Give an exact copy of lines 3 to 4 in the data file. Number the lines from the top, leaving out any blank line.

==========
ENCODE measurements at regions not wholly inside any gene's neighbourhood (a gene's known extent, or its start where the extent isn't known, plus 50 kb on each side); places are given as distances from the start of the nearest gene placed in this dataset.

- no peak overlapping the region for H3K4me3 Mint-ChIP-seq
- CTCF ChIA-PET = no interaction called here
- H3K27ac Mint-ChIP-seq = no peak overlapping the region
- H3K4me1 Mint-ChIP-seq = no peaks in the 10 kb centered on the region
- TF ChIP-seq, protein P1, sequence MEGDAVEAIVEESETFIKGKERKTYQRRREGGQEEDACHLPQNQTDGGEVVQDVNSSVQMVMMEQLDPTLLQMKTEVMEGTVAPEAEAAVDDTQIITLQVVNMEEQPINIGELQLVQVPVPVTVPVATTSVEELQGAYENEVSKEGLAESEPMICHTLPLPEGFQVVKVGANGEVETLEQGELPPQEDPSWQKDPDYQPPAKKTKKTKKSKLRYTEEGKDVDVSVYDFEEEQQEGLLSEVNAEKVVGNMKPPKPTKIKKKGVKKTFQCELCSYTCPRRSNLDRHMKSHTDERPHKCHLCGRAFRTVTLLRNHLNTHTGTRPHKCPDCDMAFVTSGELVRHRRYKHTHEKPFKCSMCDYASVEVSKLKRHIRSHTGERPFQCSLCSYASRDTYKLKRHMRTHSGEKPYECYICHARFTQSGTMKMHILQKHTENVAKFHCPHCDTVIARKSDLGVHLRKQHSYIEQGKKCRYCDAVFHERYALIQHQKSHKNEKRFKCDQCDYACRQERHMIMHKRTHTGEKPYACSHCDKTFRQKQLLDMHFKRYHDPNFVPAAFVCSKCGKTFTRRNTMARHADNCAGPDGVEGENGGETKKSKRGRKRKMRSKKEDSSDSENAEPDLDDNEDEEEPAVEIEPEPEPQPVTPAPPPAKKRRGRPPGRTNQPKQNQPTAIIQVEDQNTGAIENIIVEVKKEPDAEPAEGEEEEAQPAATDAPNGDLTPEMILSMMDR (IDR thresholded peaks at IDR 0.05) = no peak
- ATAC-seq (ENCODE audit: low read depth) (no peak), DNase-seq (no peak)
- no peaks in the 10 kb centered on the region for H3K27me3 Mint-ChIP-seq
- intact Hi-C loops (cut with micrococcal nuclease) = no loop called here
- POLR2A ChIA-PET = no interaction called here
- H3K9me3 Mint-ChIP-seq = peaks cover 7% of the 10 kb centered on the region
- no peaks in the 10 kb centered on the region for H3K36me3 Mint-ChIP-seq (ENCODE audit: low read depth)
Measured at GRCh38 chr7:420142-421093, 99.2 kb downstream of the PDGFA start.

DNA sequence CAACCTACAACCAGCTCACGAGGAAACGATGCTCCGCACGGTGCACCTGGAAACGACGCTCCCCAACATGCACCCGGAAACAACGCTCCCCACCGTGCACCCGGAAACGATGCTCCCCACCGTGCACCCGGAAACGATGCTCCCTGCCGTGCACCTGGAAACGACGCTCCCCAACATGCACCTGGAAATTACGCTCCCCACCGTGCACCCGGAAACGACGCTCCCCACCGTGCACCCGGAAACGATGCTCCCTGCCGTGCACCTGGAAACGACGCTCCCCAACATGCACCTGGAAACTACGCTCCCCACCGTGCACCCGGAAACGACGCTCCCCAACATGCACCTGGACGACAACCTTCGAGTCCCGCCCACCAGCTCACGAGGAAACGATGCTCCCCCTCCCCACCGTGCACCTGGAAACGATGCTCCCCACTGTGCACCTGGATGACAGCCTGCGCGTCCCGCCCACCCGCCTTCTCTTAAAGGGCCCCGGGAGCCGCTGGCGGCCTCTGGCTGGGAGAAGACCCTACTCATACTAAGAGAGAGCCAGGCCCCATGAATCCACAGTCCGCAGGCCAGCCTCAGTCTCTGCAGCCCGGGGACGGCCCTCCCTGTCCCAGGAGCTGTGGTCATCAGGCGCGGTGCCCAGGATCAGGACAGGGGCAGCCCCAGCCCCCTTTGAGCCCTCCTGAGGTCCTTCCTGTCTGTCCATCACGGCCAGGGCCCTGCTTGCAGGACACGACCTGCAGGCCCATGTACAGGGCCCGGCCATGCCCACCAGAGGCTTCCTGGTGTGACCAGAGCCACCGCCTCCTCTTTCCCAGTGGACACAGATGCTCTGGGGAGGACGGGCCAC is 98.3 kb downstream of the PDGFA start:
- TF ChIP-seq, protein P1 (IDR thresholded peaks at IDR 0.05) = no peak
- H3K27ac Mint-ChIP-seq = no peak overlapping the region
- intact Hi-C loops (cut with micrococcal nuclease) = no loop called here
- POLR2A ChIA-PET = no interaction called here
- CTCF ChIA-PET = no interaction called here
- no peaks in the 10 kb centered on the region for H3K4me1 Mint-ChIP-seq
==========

- CTCF ChIA-PET = no interaction called here
- H3K27ac Mint-ChIP-seq = no peak overlapping the region